# The Similar Polygons Area Theorem

For two similar polygons, the ratio of their areas is equal to the square of their scale factor: $ \frac{A}{A'} = k^2 $.

In simpler terms, the area ratio between two similar polygons is the square of the ratio of their corresponding side lengths.

$$ \frac{A'}{A} = k^2 = \left( \frac{l}{l'} \right)^2 $$

Where k represents the scale factor, and l, l’ are the lengths of corresponding sides in both polygons.

This means that if one polygon is k times as large as a similar counterpart, its area is k^{2} times that of the smaller polygon.

$$ A' = A \cdot k^2 $$

Thus, areas—being two-dimensional measures—scale by the square of the scaling factor, explaining the k^{2} relationship.

For instance, take two squares where the side of one is twice as long as that of the other. The area of the larger square will then be four times that of the smaller one.

## A Concrete Example

Let’s consider two similar squares for this example.

One square has sides 2 units in length, while the other has sides 4 units long.

The scale factor between the squares is k=2, indicating that the sides of one square are twice as long as those of the other.

$$ k = \frac{\overline{A'B'}}{\overline{AB}} = \frac{4}{2} = 2 $$

Now, let's calculate the areas of both squares.

$$ A = \overline{AB} \cdot \overline{BC} = 2 \times 2 = 4 $$

$$ A' = \overline{A'B'} \cdot \overline{B'C'} = 4 \times 4 = 16 $$

Therefore, the area of the larger square is exactly four times the area of the smaller square.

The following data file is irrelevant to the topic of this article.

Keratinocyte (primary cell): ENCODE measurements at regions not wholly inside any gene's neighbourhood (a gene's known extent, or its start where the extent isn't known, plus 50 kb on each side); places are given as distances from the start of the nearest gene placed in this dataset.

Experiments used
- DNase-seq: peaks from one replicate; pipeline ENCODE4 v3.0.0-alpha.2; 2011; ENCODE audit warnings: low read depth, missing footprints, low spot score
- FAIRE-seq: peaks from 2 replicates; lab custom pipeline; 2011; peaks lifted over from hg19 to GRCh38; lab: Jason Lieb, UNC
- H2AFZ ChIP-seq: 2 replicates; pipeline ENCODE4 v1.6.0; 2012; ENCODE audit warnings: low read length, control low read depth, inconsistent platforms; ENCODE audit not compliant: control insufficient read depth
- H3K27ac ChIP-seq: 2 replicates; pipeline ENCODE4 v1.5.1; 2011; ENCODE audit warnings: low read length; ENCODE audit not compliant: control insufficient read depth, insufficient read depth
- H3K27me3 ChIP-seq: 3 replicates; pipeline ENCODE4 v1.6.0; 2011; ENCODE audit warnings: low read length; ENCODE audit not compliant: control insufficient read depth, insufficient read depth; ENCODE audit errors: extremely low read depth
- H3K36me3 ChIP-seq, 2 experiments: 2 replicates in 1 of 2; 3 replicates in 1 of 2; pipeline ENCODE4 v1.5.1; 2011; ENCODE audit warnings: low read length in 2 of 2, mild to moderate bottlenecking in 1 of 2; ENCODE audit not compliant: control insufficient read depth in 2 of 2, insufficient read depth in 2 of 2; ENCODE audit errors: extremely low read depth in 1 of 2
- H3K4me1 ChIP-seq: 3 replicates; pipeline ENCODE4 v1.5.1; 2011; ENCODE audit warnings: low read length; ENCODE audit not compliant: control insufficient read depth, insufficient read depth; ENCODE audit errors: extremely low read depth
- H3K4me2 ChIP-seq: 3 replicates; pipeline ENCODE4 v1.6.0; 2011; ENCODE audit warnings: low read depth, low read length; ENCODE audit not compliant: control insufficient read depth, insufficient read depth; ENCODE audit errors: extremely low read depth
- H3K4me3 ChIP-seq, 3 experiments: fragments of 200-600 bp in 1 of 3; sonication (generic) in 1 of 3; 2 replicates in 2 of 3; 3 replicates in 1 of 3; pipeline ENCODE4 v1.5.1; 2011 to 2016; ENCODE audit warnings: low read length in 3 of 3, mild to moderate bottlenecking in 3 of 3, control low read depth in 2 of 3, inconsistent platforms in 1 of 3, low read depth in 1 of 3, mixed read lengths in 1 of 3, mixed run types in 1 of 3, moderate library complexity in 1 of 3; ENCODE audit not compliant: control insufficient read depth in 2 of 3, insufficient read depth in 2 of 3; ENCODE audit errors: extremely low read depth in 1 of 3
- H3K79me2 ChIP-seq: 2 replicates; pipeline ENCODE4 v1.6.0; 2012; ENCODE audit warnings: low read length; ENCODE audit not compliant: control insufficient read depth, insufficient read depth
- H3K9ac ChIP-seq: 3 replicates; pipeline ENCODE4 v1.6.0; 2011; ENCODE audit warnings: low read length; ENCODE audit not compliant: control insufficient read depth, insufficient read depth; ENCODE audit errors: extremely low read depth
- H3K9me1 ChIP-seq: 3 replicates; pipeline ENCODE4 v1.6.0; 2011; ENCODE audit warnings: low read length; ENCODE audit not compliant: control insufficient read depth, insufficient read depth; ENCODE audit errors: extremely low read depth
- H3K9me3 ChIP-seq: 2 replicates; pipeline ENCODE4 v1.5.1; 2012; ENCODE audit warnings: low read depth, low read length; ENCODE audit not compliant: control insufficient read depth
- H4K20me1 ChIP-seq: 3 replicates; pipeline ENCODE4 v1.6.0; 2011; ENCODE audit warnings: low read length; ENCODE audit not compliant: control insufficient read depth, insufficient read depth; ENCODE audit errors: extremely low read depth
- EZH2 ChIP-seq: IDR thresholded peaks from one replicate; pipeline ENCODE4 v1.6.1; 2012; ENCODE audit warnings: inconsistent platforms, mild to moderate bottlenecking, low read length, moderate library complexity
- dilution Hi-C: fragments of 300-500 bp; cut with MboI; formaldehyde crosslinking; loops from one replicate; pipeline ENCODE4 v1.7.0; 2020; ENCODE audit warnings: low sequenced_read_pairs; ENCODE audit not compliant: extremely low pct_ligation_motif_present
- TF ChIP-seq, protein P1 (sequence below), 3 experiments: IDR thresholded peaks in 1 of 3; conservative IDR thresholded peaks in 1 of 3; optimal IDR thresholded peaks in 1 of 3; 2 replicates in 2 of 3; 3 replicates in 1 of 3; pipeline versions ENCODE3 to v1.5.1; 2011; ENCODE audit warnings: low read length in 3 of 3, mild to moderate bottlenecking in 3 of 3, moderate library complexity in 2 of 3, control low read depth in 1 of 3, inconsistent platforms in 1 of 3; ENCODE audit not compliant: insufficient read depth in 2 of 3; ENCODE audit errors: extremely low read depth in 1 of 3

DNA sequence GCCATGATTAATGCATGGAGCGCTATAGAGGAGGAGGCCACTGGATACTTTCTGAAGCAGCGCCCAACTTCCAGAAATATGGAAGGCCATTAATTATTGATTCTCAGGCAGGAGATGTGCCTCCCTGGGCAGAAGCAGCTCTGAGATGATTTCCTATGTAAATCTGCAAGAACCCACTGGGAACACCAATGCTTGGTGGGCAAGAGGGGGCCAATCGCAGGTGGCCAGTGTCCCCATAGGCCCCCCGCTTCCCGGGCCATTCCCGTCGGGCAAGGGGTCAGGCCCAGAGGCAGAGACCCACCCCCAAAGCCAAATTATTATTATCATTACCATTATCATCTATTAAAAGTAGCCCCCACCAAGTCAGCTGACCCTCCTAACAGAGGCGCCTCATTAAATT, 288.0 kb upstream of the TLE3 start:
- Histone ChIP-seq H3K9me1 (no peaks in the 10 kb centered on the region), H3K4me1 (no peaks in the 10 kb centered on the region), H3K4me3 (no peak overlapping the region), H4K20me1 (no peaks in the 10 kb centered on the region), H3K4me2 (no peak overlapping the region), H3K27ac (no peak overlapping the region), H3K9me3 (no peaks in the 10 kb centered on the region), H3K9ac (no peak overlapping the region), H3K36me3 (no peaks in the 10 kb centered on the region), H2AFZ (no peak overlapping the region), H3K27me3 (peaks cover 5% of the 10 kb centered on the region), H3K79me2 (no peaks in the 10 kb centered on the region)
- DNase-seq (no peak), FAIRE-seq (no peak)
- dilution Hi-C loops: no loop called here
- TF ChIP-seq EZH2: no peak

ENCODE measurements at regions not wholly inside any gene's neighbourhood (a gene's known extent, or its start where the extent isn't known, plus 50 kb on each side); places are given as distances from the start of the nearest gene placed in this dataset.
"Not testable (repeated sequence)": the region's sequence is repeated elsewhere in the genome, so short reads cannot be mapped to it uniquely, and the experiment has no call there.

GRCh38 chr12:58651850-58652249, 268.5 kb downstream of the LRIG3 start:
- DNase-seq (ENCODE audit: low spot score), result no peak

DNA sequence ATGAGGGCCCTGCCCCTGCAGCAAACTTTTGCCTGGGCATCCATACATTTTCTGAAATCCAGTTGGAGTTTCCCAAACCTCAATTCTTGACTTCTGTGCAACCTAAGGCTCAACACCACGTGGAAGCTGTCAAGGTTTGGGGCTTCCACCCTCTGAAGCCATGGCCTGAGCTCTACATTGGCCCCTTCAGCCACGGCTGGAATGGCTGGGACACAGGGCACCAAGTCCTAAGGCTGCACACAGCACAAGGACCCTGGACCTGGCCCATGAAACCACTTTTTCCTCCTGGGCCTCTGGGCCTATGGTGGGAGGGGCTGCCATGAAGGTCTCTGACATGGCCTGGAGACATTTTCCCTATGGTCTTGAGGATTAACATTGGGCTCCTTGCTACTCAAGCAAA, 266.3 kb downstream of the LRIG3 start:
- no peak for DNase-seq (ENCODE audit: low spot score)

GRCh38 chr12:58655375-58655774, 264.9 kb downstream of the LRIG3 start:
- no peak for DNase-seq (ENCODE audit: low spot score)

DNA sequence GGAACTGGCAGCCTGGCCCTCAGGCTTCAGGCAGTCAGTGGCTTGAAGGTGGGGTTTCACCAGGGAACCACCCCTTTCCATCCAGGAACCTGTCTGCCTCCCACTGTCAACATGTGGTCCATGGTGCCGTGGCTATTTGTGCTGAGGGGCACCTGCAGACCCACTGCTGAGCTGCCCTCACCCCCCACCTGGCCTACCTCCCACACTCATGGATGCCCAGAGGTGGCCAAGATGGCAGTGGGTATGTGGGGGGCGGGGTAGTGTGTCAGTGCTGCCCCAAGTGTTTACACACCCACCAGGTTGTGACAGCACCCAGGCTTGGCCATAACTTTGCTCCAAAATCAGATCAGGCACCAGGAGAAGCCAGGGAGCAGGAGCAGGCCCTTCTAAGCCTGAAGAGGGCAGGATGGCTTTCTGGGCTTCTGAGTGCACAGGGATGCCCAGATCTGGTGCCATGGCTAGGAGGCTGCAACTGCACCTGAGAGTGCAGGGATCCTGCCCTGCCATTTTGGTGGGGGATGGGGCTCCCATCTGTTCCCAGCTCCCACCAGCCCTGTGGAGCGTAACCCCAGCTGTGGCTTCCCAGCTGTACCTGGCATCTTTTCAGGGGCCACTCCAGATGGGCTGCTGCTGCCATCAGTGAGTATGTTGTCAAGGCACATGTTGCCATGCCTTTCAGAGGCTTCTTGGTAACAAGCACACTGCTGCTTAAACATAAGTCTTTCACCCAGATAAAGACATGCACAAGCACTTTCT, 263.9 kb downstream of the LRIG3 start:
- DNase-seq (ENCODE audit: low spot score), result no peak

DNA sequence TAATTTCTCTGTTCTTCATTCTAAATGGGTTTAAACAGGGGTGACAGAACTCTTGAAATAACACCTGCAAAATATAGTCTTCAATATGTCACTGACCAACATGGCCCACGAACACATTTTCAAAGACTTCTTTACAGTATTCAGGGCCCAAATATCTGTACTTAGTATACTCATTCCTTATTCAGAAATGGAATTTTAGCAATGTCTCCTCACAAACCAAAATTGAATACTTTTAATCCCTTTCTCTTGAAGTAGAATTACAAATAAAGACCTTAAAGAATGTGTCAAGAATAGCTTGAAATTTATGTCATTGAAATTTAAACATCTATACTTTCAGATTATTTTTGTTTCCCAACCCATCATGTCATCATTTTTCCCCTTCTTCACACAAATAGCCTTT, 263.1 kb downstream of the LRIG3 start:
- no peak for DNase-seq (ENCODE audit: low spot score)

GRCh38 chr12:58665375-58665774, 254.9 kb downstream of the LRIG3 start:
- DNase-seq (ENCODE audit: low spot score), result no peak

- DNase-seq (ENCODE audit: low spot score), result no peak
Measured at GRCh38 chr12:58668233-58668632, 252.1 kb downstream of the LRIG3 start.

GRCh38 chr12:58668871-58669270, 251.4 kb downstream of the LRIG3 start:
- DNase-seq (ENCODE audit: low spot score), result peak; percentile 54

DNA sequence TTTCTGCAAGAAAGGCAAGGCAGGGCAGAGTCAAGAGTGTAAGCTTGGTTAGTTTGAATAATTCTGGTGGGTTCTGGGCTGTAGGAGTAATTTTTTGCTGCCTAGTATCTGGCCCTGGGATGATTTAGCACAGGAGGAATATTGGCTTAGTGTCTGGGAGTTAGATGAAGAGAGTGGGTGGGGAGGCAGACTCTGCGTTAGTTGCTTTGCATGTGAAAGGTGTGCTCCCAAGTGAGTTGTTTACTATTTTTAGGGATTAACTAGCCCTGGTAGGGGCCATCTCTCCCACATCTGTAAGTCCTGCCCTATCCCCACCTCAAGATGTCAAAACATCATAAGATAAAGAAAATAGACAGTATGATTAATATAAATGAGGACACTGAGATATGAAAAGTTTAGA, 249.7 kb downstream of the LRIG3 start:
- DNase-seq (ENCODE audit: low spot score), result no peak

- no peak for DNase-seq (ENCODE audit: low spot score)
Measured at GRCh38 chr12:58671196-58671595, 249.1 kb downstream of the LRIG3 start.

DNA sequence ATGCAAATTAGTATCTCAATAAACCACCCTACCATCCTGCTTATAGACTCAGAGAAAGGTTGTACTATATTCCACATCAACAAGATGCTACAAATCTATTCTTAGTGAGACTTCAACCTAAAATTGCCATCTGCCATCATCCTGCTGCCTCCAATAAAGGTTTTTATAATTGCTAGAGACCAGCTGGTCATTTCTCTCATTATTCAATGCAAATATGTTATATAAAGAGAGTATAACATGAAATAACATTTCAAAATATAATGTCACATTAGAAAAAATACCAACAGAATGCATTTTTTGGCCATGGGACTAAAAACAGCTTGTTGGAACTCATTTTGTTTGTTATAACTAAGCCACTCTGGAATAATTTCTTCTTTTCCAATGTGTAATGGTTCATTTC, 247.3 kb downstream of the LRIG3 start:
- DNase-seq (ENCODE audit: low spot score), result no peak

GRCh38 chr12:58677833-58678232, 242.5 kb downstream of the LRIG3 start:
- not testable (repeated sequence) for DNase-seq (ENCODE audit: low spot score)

## The Proof

Consider two similar polygons, such as squares.

As these are similar polygons, all their sides are proportional, maintaining the same scale factor, k.

$$ \frac{\overline{A'B'}}{\overline{AB}} = \frac{\overline{B'C'}}{\overline{BC}} = k $$

Let's denote segment AB as the base (b) and segment BC as the height (h) of the polygon.

$$ \frac{\overline{b'}}{\overline{b}} = \frac{\overline{h'}}{\overline{h}} = k $$

This implies

$$ \frac{\overline{b'}}{\overline{b}} = k $$

$$ \frac{\overline{h'}}{\overline{h}} = k $$

From here, we can find the values of b' and h'.

$$ b' = k \cdot b $$

$$ h' = k \cdot h $$

Next, we calculate the area of the second square:

$$ A' = b' \cdot h' $$

Substituting the expressions for b' and h':

$$ A' = (b \cdot k) \cdot (h \cdot k) $$

$$ A' = b \cdot h \cdot k^2 $$

Since the product of the base and height, A=b·h, is the area of the first square,

$$ A' = A \cdot k^2 $$

This demonstrates that the area ratio between similar polygons is the square of their scale factor.

$$ \frac{A'}{A} = k^2 $$

And this principle applies to any polygon, not just squares. The logical reasoning remains the same whether dealing with triangles or any other shapes.

And there you have it.